Wheat Sinks on Supply Updates
Wheat markets had a tough close to the month of February as Chicago, Kansas City, and Minneapolis all skidded alongside the rest of the grains complex, as well as outside equity markets. Last Friday, the Dow Jones stock market officially wrapped up its worst week since 2008, losing 12%, including Thursday’s loss of nearly 1,200 points, its largest one-day drop ever. Similarly, the S&P 500 shed 11.5% as the two equity markets are coming off new record highs posted just a few weeks ago. Fear has been spreading through the market as fresh coronavirus cases, including the second death in the U.S. over in Washington state and more the first case confirmed in the state of New York.
Another negative headline pushing wheat prices lower was the International Grains Council estimating that farmers will produce a new record of 769 MMT of wheat in the 2020/21 crop year. This would be a 2% bump year-over-year, mainly because of the higher area of wheat expected to get planted globally. Where there’s less wheat getting planted is in the United States, albeit the results of the fall seeding campaign of the American 2020 winter wheat crop is looking healthy.
According to recent USDA data, the portion of good-to-excellent wheat is higher in most states including Colorado (+9 points year-over-year to 59% G/E), Oklahoma (+8 to 45%), South Dakota (+27 to 73%), Nebraska (+9 to 69%), and Michigan (+10 to 56%). Conversely, two of the largest producing states, Kansas and Texas are looking slightly worse, down 16 points to 35% G/E in Kansas and down 7 points in Texas to 31%.
Looking across the pond, the most recent update from Ukraine’s state weather agency says that the country’s winterkill losses in its winter wheat crop were basically nil. Despite the 15.8M acres of winter wheat was planted in the Ukraine last fall being a slight drop from 2019, Harvest 2020 is looking a bit favourable with healthy weather forecasts and adequate soil moisture.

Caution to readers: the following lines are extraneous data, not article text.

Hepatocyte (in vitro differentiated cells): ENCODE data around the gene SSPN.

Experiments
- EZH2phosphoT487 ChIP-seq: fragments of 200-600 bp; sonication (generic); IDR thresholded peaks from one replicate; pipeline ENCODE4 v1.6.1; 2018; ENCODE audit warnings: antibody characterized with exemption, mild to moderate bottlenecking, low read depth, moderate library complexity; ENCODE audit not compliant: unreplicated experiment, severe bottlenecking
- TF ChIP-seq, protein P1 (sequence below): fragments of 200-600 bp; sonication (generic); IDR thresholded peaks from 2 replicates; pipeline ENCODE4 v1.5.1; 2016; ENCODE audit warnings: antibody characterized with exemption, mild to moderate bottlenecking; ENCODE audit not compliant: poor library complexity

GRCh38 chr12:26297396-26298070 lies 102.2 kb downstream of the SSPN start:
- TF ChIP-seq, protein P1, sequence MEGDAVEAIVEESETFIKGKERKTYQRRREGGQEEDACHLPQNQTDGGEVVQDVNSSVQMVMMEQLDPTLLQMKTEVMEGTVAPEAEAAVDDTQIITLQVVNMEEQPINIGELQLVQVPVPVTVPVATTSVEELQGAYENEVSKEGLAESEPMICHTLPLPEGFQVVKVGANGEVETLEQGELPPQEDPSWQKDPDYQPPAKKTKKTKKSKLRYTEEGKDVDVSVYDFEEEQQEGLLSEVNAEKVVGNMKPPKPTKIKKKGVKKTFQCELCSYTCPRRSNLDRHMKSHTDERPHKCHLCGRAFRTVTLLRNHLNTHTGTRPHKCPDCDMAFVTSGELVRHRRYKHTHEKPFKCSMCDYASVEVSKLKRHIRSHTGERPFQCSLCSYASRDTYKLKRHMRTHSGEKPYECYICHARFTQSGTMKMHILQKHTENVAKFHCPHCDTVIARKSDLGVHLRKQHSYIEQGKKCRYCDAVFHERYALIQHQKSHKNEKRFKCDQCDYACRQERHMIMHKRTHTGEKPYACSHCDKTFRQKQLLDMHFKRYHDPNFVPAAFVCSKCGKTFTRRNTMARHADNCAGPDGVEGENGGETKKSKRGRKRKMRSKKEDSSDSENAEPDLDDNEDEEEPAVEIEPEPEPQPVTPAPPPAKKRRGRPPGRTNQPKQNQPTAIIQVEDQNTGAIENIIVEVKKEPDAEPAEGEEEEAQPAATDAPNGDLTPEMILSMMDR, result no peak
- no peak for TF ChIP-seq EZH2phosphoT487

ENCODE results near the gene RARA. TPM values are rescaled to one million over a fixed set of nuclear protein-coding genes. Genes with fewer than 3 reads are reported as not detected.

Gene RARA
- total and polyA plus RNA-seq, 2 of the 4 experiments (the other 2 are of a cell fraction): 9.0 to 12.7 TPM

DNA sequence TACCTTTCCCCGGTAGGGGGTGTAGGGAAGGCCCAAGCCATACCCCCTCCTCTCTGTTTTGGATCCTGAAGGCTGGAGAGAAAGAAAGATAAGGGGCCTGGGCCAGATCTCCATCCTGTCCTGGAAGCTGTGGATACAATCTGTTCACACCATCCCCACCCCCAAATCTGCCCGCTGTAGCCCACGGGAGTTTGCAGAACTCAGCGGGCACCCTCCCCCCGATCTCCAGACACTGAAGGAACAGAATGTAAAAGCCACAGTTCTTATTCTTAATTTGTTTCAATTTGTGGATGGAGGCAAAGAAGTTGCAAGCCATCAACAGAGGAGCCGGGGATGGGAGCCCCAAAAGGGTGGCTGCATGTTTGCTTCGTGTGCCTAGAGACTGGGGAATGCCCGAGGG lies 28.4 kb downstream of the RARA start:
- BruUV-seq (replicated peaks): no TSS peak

Staying in Europe, the EU’s soft wheat exports are now tracking 2/3s ahead of last year’s pace with 18.7 MMT shipped out through the end of February. Conversely, where wheat exports are slowing down is Argentina as the government, last week, suspended the registration of any agricultural exports until further notice. Most industry players think that the move comes ahead of what will likely be much higher export tariffs. As a reminder, grain export tariffs were already hiked once in December by the new government in order to stave off any potential for default on their exponentially-growing national debt.
Speaking of government intervention (or lack thereof), it’s been estimated by the Western Grain Elevator Association that between demurrage costs, capacity losses, and contract penalties, the railroad blockades in Canada have cost the grain industry about $9M CAD/day or $63M/week. This intuitively has put pressure on cash grain prices as elevators aren’t as readily able to buy since their own storage capacity is already spoken for with less trains coming through to empty their bins.
If we were to clear through the coronavirus concerns and get grain moving again though, grain markets have some opportunity to rebound in March. However, it will be a tough chore for the wheat complex, especially as the markets start looking more and more to potential 2020 supply volumes. In their February estimate, Agriculture Canada raised 2019/20 durum carryout by 50,000, but kept 2020/21 ending stocks at 1 MMT. Conversely, a weaker non-durum wheat exports outlook pushed AAFC’s estimate of non-durum wheat carryout in 2020/21 to a five-year high of 5.7 MMT.
The bottom line is that the wheat market is looking for a few bullish demand headlines. Thus, to help set expectations, expect some sideways trading activity for the next few weeks that should be amplified by coronavirus / global economic concerns.
President & CEO | FarmLead.com